Recently, three-dimensional volumetric reconstruction of CT scans has also been used with mapping of virtual EVD trajectories to suggest that trajectories perpendicular to the skull or using the surface landmark of contralateral medial canthus are superior to ipsilateral medial canthus for determining the optimal freehand approach for cannulating the ventricles in a small study of ten patients, although a learning curve was not able to be assessed.[ 14 ] Others have used virtual cannulation and simulation to train neurosurgeons. Krombach et al. using a frameless neuronavigation system exposed neurosurgeon to normal and abnormal ventricular anatomy using magnetic resonance imaging scans, using the pointer to simulate catheter placement.[ 10 ] Yudkowsky using the Immersive Touch system and a library of 15 brains generated from CT head scans to simulate placement of ventricular catheters for neurosurgical trainees.[ 21 ] Trainee’s performance with respect to cannulation rates improved during the simulated exercises. First-pass cannulation rates improved during operations on real patients following exposure to the simulated exercises. However, deeper and contralateral hemisphere cannulation increased in the simulated exercises, and third ventricular cannulation rates increased during live operations. Cenydd et al. recently developed VCath, a tablet based frontal EVD insertion training tool.[ 4 ] However, to the best of our knowledge, there have been no published studies examining how same operator experience over time affects placement accuracy. Kakarla et al. visited the issue briefly by comparing placement accuracy between the first 3 months of the academic year and the past 3 months.[ 9 ] They found no statistically significant differences and hence no learning curve (p = 0.384). Shtaya et al. described the level of surgeon placing an EVD, although they did not compare the experience of the same trainees overtime, they reported approximately 40% of freehand EVDs placed by ST1-3 or equivalent trainees.[ 18 ]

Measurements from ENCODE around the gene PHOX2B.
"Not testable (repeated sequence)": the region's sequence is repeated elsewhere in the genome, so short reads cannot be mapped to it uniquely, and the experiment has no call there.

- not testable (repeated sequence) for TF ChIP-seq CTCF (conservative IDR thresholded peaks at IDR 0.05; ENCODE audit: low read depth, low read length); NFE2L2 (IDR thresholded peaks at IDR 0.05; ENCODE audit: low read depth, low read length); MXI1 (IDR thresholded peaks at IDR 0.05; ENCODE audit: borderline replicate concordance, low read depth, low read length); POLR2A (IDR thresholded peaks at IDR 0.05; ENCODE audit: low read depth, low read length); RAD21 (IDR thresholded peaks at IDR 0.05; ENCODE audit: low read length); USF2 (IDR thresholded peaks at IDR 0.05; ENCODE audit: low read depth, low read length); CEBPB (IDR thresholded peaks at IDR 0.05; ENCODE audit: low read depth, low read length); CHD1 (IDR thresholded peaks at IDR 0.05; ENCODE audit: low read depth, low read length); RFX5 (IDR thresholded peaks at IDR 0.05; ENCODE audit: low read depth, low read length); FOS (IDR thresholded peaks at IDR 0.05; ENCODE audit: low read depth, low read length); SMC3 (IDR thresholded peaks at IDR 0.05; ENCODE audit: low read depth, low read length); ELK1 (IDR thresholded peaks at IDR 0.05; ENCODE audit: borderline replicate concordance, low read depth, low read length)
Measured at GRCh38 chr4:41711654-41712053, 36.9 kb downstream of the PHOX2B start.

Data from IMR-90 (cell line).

Here, we utilized the previously described grading systems of Kakarla et al.[ 9 ] and Wan et al.,[ 20 ] to examine placement accuracy and total length of catheter within the cerebral ventricular space as a function of experience of three neurosurgical trainees, progressing from their first (ST1) to third (ST3) years of training. The majority of EVDs were placed accurately (80%). This is in agreement with the findings of Kakarla et al.,[ 9 ] Hsieh et al.,[ 8 ] and Shtaya et al.[ 18 ] that accuracy of freehand placement of ventricular drains is good and acceptable in most of the cases. Our study showed that the number of EVDs inserted by junior trainees increases as the trainee progresses in their training (3 at ST1, 14 at ST2, and 23 at ST3). This is expected and reflects the natural progression in the training process in a well-controlled and supervised environment. Trainees will assist more in the 1st year and start inserting EVDs toward the end of the year and during their following years. As the number of EVDs inserted was small in the 1st year, there were no significant differences in EVDs placement accuracy when comparing ST1 to ST2 and ST3 for the same trainees. Someone can argue that bigger numbers are required to accurately study whether there is a learning curve or not.

With the learning of any new procedure, performance is anticipated to improve with experience. Plotting such improvements with experience produces a so-called “learning curve.” In the context of surgery, performance can be measured through quantitative measures of surgical processes such as time taken to perform a procedure, extent of resection, or blood loss, or clinical outcomes such as length of stay, morbidity, and mortality.[ 7 ] Within surgical specialties, neurosurgical ventricular catheter placement provides a rare opportunity to measure a surgeons’ performance objectively given the opportunity to perform neuroimaging after surgery and the advent of tentatively ratified grading systems to assess accuracy. In this study, we examined the accuracy of placement of ventricular catheters, and length placed within the ventricles, and although our results suggest that neither improved with surgeon experience, it is actually a learning experience as the trainee progressed from 1 ± 1 operation in the 1st year to 7.7 ± 4.5. Further studies with large numbers may help clarify the learning curve theory in EVDs placements. Other factors in the surgical processes of EVD placement may exhibit a learning curve. For example, the operative time, number of EVD catheter passes or need for supervision. However, in our series, there was no significant difference in all the previous potential factors. Similarly, patients’ outcome such as need for revision and infection rates, might be influenced by learning curves and all such factors are worthy of further investigation.